Not to be confused with the Will Ferrell vehicle of the same name, Noah Baumbach’s (The Squid and the Whale) first feature is actually a funny movie. It’s an ensemble piece, comprised of an assemblage of endearing young actors, most notably Baumbach-and-Whit-Stillman-regular Christopher Eigeman. If Avon made Eigeman statuettes, I’d have one atop my bookcase next to my Fred Astaire; it’s a shame they don’t make this sort of talky ‘90s dramedy anymore (or at least that they didn’t make more of them) because it leaves Mr. Eigeman without the opportunity to do what he does best: play that American with the cultured intelligence and caustic wit of an Englishman.
Four friends, who discuss philosophy, literature, and popular culture with the ease that most Americans discuss gossip and sports, graduate from college but refuse to admit it or act like it. They still live near, hang-out by, and even sometimes eat at the old campus, as well as have sex with the freshmen. As Max (Eigeman) tells one of his friends at the bar: “I'm nostalgic for conversations I had yesterday. I've begun reminiscing events before they even occur. I'm reminiscing this right now.” They wildly attempt to postpone growing up and having new experiences – that is, living life. Max even goes so far as to cover a pile of broken glass in his kitchen with an identifying sign rather than sweep it up. Why do today what you could put off till tomorrow, when with luck you’ll die or fall through a wormhole or something and never have to do it anyway? Max declares that he wishes he was already retiring from a lifetime of hard labor, because he doesn’t want to have to actually perform a life’s worth of work, just to remain on permanent vacation.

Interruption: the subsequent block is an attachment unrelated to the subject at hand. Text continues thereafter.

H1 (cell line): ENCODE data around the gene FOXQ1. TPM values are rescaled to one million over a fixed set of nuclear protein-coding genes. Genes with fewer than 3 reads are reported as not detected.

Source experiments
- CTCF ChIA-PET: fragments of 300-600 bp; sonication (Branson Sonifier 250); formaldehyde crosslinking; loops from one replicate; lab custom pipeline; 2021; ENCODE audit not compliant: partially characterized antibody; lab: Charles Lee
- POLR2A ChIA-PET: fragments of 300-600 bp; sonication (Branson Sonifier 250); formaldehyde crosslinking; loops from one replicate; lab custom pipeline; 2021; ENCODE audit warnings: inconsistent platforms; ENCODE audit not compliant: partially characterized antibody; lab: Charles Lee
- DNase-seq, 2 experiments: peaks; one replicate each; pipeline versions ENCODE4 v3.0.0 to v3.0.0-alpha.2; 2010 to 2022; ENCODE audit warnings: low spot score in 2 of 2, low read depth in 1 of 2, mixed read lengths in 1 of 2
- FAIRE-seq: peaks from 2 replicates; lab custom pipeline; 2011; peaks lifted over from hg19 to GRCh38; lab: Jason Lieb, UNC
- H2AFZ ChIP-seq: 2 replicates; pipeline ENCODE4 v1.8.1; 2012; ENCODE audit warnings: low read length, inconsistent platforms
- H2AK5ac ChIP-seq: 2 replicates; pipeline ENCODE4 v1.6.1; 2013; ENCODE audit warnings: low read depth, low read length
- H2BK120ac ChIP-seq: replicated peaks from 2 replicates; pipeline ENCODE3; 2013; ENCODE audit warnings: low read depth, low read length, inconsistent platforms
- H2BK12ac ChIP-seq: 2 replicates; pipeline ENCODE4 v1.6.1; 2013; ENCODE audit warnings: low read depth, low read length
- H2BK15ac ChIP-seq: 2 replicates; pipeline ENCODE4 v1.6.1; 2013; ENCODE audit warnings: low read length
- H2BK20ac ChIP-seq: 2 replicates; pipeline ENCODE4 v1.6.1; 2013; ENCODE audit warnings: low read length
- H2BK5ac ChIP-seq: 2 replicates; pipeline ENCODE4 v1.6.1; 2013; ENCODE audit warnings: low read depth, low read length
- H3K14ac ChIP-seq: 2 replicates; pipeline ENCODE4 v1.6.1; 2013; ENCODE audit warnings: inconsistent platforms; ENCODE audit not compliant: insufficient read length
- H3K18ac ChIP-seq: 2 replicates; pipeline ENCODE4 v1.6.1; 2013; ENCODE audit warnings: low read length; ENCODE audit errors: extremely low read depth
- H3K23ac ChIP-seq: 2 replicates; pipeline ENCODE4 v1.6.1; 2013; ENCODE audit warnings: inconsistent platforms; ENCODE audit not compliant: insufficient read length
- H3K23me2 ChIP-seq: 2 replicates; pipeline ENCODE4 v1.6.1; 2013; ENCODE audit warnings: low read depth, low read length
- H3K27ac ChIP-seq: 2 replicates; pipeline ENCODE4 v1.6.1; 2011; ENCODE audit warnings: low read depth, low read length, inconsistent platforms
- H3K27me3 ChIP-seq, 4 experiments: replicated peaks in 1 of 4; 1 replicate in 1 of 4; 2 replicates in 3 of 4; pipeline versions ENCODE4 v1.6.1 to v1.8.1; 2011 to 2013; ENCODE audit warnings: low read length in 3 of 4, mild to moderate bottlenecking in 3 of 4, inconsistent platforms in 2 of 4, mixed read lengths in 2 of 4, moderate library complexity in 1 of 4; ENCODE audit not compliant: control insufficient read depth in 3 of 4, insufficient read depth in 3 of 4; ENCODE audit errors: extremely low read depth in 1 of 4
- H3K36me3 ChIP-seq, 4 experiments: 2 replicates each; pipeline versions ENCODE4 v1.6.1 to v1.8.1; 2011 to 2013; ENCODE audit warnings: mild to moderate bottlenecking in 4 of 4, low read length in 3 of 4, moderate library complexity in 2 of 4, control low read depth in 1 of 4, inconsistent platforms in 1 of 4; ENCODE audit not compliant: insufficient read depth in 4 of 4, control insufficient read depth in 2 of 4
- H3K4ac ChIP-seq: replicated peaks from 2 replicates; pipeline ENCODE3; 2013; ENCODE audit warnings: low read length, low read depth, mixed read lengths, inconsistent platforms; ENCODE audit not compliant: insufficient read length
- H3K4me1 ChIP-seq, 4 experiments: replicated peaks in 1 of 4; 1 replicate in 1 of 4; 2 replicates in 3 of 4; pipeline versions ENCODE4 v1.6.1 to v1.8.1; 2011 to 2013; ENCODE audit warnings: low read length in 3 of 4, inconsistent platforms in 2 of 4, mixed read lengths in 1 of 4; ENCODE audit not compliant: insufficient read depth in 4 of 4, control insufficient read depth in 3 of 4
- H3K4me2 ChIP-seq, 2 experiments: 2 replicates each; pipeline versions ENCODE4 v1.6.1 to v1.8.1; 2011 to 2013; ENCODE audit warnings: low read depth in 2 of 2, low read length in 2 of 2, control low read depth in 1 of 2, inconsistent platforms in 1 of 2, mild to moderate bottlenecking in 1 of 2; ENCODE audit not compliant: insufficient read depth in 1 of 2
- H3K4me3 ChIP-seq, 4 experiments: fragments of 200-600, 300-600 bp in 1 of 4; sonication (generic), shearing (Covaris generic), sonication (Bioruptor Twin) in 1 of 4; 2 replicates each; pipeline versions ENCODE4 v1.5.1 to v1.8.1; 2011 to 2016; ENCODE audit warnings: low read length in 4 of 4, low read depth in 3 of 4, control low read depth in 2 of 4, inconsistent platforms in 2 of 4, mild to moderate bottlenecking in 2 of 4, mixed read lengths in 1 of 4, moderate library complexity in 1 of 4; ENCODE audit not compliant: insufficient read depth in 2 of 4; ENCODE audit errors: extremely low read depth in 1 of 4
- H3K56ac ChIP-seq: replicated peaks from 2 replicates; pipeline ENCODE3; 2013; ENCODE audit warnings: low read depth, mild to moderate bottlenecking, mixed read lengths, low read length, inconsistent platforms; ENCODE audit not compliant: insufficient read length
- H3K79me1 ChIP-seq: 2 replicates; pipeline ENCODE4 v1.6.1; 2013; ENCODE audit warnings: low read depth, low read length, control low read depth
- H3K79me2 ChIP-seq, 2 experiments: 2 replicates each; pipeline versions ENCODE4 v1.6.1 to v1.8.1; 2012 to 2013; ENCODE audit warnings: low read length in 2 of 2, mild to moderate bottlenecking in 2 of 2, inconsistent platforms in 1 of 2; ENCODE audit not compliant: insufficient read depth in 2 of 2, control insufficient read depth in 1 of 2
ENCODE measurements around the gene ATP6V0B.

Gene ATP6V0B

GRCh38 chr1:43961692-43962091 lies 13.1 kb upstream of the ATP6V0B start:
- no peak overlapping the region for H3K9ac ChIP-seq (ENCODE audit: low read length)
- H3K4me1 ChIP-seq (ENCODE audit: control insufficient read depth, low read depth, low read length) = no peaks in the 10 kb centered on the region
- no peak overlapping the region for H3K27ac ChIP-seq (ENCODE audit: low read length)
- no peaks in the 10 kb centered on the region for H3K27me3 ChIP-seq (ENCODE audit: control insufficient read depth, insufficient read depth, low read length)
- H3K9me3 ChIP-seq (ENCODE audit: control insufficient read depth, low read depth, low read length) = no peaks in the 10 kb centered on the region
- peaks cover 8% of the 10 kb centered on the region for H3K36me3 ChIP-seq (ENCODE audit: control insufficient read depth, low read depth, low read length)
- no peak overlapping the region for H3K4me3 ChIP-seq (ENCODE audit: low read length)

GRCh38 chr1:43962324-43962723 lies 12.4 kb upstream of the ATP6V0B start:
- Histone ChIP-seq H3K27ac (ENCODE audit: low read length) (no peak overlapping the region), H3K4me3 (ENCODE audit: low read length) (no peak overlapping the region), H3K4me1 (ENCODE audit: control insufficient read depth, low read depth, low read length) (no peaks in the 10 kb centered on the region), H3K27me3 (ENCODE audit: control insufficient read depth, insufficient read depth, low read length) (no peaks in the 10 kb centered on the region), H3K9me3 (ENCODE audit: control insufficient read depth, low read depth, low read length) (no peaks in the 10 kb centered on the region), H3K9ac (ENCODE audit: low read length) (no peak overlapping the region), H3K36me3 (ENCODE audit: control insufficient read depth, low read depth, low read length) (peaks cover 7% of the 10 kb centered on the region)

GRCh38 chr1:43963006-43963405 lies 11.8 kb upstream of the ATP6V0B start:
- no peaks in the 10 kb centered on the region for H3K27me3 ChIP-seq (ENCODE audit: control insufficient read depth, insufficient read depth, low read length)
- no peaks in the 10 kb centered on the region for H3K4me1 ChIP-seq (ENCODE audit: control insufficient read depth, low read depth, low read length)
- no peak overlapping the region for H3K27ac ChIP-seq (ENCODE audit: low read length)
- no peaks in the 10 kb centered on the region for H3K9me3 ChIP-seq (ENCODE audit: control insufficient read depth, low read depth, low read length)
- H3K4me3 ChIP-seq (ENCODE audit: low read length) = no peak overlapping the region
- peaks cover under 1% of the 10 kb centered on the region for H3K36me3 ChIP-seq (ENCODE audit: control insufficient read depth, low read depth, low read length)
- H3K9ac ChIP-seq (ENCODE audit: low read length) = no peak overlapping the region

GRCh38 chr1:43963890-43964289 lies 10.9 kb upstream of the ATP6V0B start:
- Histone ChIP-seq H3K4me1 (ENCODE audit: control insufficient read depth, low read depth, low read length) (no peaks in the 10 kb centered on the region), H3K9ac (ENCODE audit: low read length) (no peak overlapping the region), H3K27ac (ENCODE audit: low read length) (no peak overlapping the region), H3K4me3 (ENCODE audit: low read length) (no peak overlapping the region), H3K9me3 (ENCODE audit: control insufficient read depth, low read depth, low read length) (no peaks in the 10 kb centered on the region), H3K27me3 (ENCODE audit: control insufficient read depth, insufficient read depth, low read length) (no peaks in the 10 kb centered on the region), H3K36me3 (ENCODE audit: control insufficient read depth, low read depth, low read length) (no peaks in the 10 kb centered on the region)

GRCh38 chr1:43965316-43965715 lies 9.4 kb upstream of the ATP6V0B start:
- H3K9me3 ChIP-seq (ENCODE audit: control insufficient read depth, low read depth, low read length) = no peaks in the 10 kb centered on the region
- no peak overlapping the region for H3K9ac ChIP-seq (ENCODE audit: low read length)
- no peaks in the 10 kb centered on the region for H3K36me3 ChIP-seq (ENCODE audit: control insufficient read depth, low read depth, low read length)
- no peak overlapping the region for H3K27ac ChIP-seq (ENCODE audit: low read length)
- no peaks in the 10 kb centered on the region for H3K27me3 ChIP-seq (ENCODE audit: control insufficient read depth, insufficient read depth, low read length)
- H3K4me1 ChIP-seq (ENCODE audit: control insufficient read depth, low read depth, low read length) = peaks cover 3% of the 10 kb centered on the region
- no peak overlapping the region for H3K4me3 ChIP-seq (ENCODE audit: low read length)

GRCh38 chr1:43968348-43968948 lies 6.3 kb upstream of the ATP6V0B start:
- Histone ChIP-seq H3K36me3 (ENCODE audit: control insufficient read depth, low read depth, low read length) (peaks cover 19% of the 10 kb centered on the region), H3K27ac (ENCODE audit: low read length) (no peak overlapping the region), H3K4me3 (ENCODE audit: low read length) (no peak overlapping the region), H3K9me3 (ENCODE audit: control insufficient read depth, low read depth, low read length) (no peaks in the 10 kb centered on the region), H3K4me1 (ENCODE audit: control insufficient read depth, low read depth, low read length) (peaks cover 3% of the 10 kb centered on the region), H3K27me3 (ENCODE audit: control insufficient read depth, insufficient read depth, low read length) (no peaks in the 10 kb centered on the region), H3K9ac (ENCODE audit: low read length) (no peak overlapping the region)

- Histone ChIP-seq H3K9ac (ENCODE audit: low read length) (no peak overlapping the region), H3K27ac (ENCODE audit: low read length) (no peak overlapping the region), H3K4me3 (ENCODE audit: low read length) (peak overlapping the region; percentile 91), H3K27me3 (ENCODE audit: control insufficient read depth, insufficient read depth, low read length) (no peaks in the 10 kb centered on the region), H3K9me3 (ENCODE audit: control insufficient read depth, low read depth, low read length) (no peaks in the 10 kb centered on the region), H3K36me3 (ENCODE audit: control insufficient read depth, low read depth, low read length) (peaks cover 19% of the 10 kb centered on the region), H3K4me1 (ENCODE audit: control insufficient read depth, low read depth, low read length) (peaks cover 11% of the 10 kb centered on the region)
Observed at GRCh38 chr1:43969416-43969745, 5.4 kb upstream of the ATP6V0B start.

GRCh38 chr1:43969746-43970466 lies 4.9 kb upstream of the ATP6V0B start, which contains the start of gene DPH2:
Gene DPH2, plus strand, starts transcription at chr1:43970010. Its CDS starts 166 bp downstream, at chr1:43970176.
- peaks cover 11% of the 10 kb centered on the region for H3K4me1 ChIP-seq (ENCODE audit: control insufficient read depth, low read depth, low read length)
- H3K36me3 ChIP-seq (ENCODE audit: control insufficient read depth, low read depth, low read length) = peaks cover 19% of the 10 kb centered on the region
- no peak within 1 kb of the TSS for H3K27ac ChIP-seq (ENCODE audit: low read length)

Baumbach’s filmmaking style, for a first time cineaste that never went to film school, is impressive: his takes are long and his cuts and camera movements are prudent and always appropriate. (Unlike many modern directors, Baumbach is a genuine cinephile and it shows; he’s picked up a couple of tricks from the greats.) His camera often snakes around and picks up conversations similar to the type our protagonists have, suggesting their state of paralyzed senescence is not merely personal but generational. Perhaps even cultural.
The influence of Woody Allen hangs heavily over the film -- in a good way -- from the intellectually witty dialogue and bourgeois self-absorption to the ubiquitous New York references, although the film isn’t set in the city. When Max and Miami (Parker Posey) are sitting in a bar mocking their peers, it immediately recalls Alvy & Annie on a park bench doing the same. Also a clear influence on the film is Whit Stillman's Metropolitan, another '90s movie starring Chris Eigeman about rich college-age kids who don't do anything but talk literature and have sex.
Kicking and Screaming is about dissolving friendships and relationships, and what causes people to get involved with one another in the first place. It’s finely detailed, absorbing and hilarious, though also smug and sappy. I guess I’m just a sucker for that kind of thing.